Perhaps you’ve seen billboards about human trafficking, read news reports highlighting human trafficking cases, or seen a film about trafficking. January is an excellent month to learn more about human trafficking.
Human trafficking is a crime and a human rights violation. It includes both sex trafficking and labor trafficking and describes situations where force, fraud, or coercion are used to compel a victim to provide labor or services. The exception is when a person under 18 is involved in commercial sexual activity – in such cases, force, fraud or coercion are not necessary.
According to the International Labor Organization, there are 20.9 million people who are victims of forced labor, a crime which generates approximately $150 billion in profits annually. Forced labor includes both sex trafficking and labor trafficking. The ILO’s research shows that the majority of these victims are victims of labor trafficking. Women and girls represent the majority of victims, although a substantive number of men and boys are also trafficked.
U.S. policy on human trafficking relies on the three Ps framework: Prevention, Protection, and Prosecution. Sometimes a fourth P is added for Partnership, indicating the need to work collaboratively, across multiple sectors, to end trafficking. The US Department of State’s each year publishes an Annual Trafficking in Persons Report which evaluates countries around the world (including, as of 2010, the United States). Although there are certainly critiques of the report based on its methodology, and on the ways country assessments are alleged to be shaped by US foreign policy needs, it remains one of the more comprehensive reviews of anti-human trafficking efforts.
The United States Advisory Council on Human Trafficking, comprised of survivor leader-advocates, issued a set of recommendations in October 2016 which include, among other things, more attention to education, awareness and training, as well as increased involvement of survivor voices in determining policies and best practices for responding to human trafficking.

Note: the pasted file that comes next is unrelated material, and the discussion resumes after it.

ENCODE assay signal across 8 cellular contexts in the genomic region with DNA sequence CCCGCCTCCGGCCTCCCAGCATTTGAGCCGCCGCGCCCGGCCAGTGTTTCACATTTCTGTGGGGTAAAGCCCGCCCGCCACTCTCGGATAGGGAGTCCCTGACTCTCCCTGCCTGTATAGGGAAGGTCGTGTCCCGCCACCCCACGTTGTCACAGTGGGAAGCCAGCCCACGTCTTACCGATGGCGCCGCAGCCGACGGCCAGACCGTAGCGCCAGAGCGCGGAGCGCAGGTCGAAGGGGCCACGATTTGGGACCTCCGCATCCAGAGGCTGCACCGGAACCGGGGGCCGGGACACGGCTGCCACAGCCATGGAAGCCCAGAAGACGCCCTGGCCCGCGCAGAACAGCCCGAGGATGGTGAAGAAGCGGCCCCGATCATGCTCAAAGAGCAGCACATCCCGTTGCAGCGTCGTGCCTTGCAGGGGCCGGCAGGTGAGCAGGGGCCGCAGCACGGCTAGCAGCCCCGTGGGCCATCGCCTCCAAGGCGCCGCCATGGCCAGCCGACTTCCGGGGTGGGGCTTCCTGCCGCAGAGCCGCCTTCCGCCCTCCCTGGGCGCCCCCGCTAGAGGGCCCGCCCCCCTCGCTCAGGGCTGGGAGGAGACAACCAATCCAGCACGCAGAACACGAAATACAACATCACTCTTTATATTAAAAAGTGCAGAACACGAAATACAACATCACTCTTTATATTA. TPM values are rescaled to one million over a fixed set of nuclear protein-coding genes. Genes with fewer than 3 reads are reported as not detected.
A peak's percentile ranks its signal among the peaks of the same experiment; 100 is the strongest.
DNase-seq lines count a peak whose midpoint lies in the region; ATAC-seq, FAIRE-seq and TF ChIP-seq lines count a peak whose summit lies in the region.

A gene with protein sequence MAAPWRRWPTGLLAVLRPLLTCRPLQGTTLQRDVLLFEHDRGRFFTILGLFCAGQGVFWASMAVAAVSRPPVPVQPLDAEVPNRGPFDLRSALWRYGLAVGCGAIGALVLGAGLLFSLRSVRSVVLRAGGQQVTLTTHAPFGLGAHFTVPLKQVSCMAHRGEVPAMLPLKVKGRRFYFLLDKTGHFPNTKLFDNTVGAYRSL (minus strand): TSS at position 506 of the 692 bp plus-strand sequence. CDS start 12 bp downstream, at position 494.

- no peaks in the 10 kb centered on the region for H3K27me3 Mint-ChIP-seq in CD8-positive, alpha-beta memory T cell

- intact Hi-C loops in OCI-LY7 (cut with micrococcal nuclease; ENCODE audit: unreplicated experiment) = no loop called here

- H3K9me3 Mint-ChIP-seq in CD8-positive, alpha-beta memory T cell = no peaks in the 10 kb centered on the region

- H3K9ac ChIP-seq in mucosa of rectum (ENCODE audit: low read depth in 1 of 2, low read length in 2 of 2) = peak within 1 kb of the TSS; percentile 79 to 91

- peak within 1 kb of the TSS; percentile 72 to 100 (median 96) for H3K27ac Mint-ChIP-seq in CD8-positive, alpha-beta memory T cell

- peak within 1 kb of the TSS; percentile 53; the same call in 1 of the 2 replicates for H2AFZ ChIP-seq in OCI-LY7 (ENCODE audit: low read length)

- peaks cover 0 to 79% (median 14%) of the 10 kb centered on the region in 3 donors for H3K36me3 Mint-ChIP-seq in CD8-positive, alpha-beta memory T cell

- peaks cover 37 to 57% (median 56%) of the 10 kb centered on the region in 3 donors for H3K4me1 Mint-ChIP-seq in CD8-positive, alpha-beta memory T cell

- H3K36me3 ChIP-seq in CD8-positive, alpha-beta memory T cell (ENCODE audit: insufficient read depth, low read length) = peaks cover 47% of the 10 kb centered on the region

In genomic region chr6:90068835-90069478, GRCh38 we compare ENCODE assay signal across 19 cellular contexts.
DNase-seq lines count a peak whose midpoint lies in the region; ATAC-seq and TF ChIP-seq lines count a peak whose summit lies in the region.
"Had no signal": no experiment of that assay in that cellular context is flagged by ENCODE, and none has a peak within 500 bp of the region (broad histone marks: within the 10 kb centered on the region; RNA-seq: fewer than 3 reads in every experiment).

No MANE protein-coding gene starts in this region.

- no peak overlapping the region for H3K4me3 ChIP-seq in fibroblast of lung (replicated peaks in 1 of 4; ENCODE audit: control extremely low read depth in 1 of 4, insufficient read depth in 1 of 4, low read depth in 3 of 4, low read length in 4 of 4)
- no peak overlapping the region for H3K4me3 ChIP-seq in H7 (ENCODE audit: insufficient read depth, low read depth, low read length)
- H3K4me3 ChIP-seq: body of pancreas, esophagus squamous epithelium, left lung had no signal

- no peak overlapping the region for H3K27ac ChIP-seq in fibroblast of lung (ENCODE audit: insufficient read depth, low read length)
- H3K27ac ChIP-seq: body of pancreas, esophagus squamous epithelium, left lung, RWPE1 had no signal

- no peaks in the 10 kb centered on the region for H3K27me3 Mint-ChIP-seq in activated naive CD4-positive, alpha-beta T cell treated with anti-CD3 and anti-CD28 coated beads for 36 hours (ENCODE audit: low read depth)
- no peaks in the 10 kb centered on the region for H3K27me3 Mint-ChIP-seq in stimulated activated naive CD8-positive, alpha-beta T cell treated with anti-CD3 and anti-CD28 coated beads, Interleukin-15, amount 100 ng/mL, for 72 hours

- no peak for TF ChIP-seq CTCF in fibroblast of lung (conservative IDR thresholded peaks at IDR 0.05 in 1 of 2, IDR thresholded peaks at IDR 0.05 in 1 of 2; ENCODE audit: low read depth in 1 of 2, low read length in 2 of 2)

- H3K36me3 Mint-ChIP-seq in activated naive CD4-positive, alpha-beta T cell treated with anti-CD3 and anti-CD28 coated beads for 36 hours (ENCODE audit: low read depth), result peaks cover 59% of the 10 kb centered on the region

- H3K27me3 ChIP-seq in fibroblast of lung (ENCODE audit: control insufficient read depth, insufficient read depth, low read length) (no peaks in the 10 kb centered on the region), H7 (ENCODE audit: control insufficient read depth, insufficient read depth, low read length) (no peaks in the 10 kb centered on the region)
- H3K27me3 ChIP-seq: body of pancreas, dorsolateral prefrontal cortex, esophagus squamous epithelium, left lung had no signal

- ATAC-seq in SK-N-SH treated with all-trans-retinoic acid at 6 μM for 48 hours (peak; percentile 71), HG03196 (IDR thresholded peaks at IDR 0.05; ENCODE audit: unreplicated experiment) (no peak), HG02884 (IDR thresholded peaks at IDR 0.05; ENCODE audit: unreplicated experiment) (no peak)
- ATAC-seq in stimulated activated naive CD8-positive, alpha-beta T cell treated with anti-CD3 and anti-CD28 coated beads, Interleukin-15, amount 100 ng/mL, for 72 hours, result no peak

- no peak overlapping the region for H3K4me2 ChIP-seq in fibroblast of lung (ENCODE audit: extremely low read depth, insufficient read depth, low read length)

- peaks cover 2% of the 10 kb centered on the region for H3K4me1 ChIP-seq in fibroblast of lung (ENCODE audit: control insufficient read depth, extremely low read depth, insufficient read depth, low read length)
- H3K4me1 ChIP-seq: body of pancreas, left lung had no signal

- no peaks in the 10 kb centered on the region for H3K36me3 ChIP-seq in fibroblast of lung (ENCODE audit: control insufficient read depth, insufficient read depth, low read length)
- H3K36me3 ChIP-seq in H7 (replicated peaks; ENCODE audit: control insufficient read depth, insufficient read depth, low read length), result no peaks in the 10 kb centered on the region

Polaris (formerly Polaris Project) is one widely respected non-profit organization working to support survivors and end trafficking. They also manage the National Human Trafficking Hotline: (888) 373-7888. The hotline is used by victims seeking assistance, by concerned citizens submitting tips, by those who want information about trafficking, and more.
Each year January commemorates Human Trafficking Awareness and Prevention. This year the Presidential Proclamation named it National Slavery and Human Trafficking Prevention Month. The U.S. Department of Homeland Security’s Blue Campaign is encouraging everyone to wear blue on January 11, National Human Trafficking Awareness Day, and “post a photo of yourself to Facebook or Twitter using the hashtag #WearBlueDay.” This social media campaign is designed to raise awareness about human trafficking.
You can also do more. Here are some suggestions from the TIP office: 15 Ways You Can Help Fight Human Trafficking. If you travel, here is an interesting new initiative from the tourism industry designed to build a database of motel rooms for use by investigators to identify possible sex trafficking victims. Here are some additional suggestions from the Project to End Human Trafficking.
The Women’s and Gender Resource Center’s Director, Dr. Donna Bickford, is teaching a course on human trafficking in the Spring 2017 semester. The WGRC, in partnership with PEAC, will be screening the movie Sold in April. Watch for more information about this upcoming programming.
Written by Donna M. Bickford, Ph.D., Director, Women’s and Gender Resource Center